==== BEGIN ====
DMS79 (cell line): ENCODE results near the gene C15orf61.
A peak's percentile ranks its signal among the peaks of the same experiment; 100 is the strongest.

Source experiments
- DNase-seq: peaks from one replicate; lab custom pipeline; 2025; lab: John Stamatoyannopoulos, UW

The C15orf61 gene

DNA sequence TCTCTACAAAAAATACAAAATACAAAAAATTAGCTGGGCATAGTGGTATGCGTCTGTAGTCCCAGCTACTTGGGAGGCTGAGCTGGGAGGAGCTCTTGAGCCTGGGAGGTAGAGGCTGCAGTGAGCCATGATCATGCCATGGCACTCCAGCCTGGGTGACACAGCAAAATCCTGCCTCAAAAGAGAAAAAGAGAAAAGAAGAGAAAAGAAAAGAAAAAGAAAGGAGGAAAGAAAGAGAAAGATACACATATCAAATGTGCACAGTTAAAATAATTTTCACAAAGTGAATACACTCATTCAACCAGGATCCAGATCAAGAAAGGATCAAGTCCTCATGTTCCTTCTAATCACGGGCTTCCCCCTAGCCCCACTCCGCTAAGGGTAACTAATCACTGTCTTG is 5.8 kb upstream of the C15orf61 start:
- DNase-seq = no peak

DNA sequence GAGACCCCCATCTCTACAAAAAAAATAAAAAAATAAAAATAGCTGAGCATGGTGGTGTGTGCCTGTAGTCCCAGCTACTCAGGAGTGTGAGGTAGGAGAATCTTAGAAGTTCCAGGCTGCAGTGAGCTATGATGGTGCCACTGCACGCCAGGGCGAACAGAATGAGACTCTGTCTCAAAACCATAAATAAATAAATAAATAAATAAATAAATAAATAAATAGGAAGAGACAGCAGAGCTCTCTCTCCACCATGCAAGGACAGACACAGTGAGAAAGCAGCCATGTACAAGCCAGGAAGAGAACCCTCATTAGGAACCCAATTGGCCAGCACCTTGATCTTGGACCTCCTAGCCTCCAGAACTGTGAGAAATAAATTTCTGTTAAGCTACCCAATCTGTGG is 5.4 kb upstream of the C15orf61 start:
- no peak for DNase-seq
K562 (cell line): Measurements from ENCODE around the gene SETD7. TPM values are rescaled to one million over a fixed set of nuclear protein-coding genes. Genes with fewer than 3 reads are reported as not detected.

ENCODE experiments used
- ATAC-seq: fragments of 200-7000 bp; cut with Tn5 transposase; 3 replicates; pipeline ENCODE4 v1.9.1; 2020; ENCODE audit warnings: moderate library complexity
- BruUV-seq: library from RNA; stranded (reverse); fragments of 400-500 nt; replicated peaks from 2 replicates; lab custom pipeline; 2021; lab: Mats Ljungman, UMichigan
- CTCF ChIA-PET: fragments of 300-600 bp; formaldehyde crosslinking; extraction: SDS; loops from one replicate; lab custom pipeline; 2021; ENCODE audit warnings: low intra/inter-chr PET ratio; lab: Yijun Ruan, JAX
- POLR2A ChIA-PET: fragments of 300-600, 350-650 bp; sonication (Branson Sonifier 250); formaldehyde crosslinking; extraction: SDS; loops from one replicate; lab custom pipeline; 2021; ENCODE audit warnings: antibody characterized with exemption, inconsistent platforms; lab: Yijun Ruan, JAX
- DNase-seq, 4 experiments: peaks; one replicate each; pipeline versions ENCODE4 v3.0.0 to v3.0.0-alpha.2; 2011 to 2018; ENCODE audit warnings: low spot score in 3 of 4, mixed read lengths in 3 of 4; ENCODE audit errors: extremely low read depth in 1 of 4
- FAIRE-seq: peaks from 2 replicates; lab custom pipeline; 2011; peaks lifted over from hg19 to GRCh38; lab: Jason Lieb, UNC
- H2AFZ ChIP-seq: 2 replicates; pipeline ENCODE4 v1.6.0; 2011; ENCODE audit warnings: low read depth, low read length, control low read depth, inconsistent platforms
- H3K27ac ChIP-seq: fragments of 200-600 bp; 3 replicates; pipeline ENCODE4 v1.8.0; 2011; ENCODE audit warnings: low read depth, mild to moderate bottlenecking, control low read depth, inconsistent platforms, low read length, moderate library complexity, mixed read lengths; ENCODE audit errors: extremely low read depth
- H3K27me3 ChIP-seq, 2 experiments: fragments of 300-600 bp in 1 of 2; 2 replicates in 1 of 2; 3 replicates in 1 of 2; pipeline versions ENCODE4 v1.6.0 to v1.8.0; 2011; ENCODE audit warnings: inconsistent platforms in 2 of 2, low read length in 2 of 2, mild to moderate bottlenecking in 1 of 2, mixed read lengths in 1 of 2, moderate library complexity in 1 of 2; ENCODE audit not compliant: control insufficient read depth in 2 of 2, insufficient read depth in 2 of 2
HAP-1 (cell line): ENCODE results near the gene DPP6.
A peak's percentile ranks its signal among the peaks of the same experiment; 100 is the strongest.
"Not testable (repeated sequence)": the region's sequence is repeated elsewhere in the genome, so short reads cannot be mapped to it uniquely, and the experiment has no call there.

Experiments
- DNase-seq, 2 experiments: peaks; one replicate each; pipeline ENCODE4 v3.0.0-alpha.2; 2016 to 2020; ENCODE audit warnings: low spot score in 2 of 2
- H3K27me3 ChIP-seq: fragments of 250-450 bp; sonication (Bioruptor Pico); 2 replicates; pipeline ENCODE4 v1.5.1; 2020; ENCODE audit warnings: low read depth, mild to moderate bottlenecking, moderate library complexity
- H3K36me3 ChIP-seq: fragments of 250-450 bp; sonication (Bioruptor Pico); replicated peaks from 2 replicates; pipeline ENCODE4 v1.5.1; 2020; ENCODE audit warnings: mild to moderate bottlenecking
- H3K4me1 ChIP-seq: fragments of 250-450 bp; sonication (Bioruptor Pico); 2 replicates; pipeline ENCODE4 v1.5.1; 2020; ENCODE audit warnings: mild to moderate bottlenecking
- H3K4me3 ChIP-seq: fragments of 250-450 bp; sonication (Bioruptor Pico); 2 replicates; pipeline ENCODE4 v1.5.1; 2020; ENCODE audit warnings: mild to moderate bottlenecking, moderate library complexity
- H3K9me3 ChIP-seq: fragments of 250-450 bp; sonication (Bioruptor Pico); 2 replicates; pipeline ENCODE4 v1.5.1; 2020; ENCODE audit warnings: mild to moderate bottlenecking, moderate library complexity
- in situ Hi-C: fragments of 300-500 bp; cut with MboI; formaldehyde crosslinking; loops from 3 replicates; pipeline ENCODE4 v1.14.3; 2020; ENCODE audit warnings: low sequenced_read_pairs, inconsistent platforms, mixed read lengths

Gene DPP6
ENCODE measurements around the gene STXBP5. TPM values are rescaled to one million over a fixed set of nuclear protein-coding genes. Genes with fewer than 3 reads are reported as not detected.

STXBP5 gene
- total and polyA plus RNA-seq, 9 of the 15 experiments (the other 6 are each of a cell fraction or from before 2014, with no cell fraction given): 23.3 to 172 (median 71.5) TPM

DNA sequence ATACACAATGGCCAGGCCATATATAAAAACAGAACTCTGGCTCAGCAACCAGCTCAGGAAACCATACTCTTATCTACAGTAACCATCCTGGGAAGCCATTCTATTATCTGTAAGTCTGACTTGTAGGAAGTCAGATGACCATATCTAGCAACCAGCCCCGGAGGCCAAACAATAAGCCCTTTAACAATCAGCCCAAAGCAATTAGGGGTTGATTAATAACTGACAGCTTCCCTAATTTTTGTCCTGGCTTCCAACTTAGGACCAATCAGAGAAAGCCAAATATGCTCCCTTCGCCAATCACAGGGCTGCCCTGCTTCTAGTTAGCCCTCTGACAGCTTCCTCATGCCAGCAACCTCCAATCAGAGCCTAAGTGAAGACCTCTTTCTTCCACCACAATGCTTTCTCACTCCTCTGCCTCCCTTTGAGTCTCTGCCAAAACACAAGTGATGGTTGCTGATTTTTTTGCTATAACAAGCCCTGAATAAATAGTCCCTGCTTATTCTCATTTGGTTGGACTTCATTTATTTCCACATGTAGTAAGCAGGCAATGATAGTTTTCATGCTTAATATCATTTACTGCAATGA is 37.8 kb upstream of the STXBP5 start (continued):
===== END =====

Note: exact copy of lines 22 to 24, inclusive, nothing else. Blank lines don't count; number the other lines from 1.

A peak's percentile ranks its signal among the peaks of the same experiment; 100 is the strongest.
"Not testable (repeated sequence)": the region's sequence is repeated elsewhere in the genome, so short reads cannot be mapped to it uniquely, and the experiment has no call there.

Experiments